Price paid: $ 80
Purchased from: Railroad Bazzar
Sound — 7
Marketed as a distortion pedal it may be worth the time to actually listen to it - it sounds very different on a solid state amp versus a tube amp. Connected to a solid state amp you can get some pretty decent crunch and slight metal tones out of this - on my 40 watt Fender Hot Rod Deluxe Python Edition amp things were a bit surprising.
This amp is not known for having a 'metal' sound to begin with but it is all tube and very clean - and very powerful. Played with a Fender Stratocaster with Seymour Duncan pickups on the clean channel, the MXR Distortion III really does not give even the slightest hint of 'metal' tones even with the distortion knob on the pedal cranked. The pedal has the ability to add significant volume with it's own volume knob so some balancing between it and the amp is in order. With the amp pumping out about 110db @ 3 feet distance, the MXR Distortion III can really throw some authoritative 'crunch' tones for rhythm playing, for example. There was little if any coloration, noise, or anything distracting about the sound. It just wasn't what I would consider a 'distortion' pedal - more like an Overdrive pedal perhaps. That's not a bad thing though, if you are looking for AC/DC, Cinderella, or Dio type sounds. The tone is balanced I would say - not thin or boomy but retains all of the bass, mids, and highs I get with it in the bypass mode. By comparison, I played an Electro-Harmonix Nano Pocket Metal Muff with the same amp and the two distortion pedals are worlds apart in sound - EH Nano for 'metal' ( a bit thin though) and MXR Distortion III could be considered a high quality crunch pedal. I personally think should not be Distortion III, or Overdrive III, but perhaps a Crunch III would be more accurate - particularly with tube amps. The sound gets more edgy with solid state amps.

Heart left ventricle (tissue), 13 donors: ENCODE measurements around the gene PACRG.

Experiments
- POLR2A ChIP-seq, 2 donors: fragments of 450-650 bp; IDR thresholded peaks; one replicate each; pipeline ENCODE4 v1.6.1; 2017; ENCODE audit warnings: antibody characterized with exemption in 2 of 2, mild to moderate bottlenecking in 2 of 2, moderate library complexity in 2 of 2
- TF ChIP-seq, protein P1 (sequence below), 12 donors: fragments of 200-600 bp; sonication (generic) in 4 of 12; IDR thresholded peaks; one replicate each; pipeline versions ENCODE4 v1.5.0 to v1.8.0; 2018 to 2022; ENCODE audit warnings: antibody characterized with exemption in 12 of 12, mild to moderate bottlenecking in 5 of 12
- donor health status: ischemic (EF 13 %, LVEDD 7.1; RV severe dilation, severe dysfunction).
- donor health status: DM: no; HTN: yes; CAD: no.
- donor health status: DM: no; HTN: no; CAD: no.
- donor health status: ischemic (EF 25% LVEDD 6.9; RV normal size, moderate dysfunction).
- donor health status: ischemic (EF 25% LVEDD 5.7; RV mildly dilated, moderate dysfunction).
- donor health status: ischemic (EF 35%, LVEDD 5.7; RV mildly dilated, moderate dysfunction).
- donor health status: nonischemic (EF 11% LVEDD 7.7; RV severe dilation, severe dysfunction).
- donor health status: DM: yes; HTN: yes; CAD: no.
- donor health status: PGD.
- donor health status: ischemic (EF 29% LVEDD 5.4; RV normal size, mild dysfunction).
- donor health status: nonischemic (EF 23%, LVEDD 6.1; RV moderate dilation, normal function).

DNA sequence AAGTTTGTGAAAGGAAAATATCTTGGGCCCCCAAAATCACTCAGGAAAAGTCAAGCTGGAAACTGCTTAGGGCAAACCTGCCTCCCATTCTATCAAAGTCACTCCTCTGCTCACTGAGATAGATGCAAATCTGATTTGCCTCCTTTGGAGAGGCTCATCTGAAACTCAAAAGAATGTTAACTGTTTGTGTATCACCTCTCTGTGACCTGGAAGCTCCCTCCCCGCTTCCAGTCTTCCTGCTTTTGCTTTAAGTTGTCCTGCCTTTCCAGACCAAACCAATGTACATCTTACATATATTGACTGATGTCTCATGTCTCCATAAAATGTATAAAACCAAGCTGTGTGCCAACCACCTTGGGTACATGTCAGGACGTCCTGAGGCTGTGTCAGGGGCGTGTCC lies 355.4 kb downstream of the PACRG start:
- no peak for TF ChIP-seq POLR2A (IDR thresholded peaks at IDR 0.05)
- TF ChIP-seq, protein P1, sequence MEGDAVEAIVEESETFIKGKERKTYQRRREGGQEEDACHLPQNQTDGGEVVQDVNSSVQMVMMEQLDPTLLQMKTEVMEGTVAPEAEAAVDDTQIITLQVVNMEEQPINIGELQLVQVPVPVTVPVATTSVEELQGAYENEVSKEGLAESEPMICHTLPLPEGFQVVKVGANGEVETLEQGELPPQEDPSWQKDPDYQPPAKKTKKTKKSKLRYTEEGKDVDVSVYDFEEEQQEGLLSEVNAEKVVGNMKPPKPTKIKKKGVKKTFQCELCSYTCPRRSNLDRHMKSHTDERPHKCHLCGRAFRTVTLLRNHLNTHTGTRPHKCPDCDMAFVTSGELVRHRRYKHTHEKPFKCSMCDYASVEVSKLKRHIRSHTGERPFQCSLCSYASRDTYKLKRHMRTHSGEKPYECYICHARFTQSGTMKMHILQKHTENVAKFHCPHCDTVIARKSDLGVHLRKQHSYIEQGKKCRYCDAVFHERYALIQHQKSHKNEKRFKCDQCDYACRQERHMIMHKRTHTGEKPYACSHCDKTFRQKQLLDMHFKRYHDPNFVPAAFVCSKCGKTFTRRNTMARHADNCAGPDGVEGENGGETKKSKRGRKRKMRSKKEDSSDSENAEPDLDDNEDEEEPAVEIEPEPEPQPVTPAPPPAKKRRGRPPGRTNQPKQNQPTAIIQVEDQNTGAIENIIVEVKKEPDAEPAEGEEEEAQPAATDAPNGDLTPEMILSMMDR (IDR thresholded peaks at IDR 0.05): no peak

I hate to do it, but because one might expect 'distortion' similar to other pedals and it is marketed as such, I'm going to have to knock off a few points to bring it down to the 'crunch' level. It is still a superb pedal, but you should know going in that it is warm, organic, and different that any digital distortion pedal.
Overall Impression — 10
I play a Fender Stratocaster through a 40 watt Fender Hot Rod Deluxe Python amp - mostly 80s metal/rock such as Dio, Iron Maiden, Kiss, Great White, Dokken. With the tubes cracked pretty good and the distortion on the pedal wide open I can get a great sound for all but perhaps Iron Maiden, and even then, it's not that bad - not harsh edgy metal sound but more like a smooth tube Overdrive - but better. This has a sound character of it's own, and I have other distortion pedals, but I couldn't think of not having this Distortion III on hand.
You should consider what type of music you are going to mostly play and then listen to this with the type of amp you play though the most (solid state or tube) - it is going to sound a little different on each. Harmonic content, tonal balance and tube-crunch are what I think are the strong points about this product. I've had this pedal for at least six months and I've found it's place - all 'distorion' pedals are not created equal and nor are they intended to cover all pallets of rock or metal music. Overall I am very pleased with this pedal and the company.
Reliability & Durability — 9
I really think MXR builds quality stuff - plain and simple. Eddie Van Halen, Dime Bag, Zakk Wylde seem to think so as well. True hardwire bypass preserves your tone, the cast case is built like a tank, and all knobs and switches are sturdy and have a great feel. I would not hesitate to use this in a gig without another backup pedal - there are no cheap parts on MXR products. It should last decades.
Ease of Use — 10
To me, MXR build quality is top notch! This M-115 Distortion III is no exception. Built with a heavy duty case, quality input/output jacks and the tactile feel of the switch are hallmarks of MXR. These pedals are made to last. Even the box it comes in is quality. There are output, tone, and distortion knobs - Eddie Van Halen actually uses these MXR knobs to replace those on his Fender Wolfgang guitars. Some pedals are plastic, others have crappy jacks - there really is nothing on build quality that I can deduct for on MXR products.